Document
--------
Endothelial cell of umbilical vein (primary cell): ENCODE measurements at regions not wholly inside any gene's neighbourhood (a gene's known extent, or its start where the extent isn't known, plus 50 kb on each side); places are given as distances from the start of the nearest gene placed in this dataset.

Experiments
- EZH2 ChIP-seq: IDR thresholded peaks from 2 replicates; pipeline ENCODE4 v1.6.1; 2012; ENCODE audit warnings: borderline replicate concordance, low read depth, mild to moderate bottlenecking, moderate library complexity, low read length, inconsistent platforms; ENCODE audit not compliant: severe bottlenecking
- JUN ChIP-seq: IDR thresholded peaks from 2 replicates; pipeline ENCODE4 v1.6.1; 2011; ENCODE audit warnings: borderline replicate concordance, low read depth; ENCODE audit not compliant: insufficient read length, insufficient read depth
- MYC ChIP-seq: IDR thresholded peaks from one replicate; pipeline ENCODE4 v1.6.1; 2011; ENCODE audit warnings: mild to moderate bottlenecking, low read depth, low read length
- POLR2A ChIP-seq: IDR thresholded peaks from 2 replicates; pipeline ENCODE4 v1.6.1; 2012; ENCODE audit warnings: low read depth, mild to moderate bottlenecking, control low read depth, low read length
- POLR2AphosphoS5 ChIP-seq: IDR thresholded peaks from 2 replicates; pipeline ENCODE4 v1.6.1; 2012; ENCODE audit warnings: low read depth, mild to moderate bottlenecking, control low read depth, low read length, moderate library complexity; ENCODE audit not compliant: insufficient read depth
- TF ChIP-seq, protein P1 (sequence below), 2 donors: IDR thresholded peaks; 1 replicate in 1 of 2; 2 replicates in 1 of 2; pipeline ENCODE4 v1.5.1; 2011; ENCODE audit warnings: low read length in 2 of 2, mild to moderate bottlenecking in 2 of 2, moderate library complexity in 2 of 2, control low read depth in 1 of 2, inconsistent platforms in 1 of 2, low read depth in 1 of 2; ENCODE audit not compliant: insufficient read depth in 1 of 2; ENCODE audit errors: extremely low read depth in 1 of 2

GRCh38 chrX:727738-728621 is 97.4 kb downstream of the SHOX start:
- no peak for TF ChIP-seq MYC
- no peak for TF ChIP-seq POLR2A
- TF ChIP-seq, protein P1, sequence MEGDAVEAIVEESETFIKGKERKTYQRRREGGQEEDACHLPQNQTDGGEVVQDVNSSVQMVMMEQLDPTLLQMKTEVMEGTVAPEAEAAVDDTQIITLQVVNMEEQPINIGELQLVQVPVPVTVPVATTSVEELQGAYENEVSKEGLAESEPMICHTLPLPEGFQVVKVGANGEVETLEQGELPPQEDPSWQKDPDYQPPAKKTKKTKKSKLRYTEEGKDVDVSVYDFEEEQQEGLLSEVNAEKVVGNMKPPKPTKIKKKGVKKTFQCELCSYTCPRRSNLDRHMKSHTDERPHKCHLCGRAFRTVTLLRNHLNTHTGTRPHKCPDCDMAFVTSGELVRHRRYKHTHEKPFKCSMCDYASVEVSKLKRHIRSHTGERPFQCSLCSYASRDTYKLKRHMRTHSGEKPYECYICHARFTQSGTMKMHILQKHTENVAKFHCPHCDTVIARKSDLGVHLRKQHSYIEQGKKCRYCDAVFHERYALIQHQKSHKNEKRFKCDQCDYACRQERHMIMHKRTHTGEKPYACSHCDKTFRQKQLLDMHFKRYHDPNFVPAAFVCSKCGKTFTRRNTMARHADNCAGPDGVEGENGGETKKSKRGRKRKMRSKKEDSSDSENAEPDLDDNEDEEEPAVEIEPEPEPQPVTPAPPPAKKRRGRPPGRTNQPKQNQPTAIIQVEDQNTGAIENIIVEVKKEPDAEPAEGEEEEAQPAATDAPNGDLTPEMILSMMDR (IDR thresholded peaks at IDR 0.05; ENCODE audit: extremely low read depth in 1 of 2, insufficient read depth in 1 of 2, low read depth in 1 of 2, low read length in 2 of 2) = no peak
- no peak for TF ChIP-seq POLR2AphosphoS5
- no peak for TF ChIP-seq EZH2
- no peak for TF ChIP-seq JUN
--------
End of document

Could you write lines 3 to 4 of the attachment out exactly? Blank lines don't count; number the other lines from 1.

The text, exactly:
- EZH2 ChIP-seq: IDR thresholded peaks from 2 replicates; pipeline ENCODE4 v1.6.1; 2012; ENCODE audit warnings: borderline replicate concordance, low read depth, mild to moderate bottlenecking, moderate library complexity, low read length, inconsistent platforms; ENCODE audit not compliant: severe bottlenecking
- JUN ChIP-seq: IDR thresholded peaks from 2 replicates; pipeline ENCODE4 v1.6.1; 2011; ENCODE audit warnings: borderline replicate concordance, low read depth; ENCODE audit not compliant: insufficient read length, insufficient read depth